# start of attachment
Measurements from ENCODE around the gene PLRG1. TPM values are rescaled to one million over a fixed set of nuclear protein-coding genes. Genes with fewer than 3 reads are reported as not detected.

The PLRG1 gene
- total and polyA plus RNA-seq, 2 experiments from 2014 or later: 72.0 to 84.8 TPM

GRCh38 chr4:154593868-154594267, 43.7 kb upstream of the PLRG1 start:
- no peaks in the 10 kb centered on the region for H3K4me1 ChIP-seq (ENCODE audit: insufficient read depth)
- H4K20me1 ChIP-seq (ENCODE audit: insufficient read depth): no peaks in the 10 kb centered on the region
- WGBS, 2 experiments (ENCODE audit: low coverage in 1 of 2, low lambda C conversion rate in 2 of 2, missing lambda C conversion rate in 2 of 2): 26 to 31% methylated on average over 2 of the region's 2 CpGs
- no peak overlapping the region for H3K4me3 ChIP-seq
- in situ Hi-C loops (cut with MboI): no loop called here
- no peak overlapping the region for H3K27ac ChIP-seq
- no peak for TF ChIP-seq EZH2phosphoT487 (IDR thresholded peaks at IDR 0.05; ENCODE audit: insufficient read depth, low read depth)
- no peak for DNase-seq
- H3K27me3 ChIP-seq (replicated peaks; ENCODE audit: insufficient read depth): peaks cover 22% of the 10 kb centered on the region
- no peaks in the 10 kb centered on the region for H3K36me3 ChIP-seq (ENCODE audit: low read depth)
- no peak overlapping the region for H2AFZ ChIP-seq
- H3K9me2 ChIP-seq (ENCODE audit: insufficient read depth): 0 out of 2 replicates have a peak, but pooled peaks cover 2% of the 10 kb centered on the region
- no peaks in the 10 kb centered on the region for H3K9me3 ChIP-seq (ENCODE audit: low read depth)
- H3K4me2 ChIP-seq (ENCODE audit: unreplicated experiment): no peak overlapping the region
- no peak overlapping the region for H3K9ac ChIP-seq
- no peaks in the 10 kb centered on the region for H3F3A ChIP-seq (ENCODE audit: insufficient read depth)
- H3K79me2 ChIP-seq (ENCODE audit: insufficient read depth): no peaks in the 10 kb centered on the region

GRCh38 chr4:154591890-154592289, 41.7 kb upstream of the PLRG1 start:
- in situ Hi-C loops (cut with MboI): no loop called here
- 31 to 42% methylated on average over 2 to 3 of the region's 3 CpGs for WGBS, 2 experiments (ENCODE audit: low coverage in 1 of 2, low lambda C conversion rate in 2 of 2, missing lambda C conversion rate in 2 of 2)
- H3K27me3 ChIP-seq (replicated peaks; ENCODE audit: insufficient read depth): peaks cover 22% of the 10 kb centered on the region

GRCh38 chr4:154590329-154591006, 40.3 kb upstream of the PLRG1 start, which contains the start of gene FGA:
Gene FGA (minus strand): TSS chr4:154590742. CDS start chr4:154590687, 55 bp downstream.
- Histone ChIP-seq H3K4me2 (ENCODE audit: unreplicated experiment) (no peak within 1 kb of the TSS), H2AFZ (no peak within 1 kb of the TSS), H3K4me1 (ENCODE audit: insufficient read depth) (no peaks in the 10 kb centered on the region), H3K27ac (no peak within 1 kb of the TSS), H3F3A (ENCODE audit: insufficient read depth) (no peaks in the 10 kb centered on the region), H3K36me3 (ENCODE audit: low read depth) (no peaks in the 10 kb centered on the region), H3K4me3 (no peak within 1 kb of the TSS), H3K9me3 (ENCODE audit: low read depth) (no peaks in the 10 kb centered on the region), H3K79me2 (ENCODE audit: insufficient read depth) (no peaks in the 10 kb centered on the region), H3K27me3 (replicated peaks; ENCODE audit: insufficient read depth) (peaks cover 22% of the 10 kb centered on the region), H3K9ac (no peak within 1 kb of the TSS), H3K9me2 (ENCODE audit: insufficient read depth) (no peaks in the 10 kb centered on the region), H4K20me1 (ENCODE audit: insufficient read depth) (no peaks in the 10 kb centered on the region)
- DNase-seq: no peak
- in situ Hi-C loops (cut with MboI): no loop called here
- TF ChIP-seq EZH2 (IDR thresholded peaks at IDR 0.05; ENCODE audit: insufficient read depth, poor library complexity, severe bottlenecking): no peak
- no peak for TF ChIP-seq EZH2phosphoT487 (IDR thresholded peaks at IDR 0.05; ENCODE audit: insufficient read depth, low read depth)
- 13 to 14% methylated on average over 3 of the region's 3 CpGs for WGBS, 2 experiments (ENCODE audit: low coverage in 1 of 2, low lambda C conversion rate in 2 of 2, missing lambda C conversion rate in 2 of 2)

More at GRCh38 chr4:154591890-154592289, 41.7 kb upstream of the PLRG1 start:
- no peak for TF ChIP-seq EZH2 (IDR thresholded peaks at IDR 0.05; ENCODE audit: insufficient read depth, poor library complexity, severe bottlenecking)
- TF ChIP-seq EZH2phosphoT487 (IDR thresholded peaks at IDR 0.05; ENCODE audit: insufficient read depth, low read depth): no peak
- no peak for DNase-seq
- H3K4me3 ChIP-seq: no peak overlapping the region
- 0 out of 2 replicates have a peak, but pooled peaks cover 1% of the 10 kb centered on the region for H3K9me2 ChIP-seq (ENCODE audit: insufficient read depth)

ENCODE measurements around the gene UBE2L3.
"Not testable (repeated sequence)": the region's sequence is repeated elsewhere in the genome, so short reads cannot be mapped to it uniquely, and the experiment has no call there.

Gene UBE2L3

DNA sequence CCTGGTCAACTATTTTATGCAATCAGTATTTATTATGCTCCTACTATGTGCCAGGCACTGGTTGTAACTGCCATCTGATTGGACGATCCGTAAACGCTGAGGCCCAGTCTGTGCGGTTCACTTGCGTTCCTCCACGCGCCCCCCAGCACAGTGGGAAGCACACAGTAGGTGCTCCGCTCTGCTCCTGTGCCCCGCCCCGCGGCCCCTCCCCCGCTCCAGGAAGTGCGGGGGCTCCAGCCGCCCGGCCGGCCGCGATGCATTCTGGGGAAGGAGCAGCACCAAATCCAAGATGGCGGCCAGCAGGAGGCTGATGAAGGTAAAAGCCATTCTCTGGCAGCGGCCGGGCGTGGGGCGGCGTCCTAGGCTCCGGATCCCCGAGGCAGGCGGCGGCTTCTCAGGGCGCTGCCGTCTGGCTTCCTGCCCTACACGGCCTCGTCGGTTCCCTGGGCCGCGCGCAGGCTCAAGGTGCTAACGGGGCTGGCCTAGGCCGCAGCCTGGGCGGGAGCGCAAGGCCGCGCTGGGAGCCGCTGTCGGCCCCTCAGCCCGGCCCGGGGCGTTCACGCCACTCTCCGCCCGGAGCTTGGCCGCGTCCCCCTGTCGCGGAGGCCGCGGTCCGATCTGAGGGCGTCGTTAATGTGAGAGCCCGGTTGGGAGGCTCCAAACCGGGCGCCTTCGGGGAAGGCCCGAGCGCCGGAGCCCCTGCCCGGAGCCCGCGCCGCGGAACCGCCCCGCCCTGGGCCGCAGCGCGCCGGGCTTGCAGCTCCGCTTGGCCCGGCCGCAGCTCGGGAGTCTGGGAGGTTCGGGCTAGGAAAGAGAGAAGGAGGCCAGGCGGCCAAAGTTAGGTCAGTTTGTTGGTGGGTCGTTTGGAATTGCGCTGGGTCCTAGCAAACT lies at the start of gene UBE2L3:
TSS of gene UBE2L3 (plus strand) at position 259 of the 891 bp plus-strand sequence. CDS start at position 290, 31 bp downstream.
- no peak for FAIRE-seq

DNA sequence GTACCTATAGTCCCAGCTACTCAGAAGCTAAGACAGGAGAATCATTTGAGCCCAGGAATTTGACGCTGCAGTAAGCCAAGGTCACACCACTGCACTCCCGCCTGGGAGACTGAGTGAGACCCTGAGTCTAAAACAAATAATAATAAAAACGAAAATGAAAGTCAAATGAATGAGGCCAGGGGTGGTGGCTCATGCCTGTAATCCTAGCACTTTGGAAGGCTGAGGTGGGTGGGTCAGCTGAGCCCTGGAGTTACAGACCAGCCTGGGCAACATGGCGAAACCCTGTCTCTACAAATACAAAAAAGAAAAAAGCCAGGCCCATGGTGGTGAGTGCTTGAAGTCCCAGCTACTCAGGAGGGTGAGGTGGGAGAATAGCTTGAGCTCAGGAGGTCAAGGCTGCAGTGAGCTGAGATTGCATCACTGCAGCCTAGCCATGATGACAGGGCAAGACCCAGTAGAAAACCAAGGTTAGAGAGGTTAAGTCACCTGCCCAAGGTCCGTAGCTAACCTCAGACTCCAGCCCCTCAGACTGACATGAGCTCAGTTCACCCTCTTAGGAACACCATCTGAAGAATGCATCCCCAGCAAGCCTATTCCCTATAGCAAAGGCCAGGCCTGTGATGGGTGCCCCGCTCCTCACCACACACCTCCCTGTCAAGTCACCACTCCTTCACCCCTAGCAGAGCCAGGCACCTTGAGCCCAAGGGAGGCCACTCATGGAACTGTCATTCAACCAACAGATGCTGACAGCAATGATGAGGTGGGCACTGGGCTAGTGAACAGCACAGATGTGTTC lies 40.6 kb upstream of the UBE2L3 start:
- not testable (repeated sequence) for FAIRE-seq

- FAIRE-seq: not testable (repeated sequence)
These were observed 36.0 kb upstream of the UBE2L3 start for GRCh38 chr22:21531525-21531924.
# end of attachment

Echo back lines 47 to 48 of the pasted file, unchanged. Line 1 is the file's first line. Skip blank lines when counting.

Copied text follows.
- not testable (repeated sequence) for FAIRE-seq

- FAIRE-seq: not testable (repeated sequence)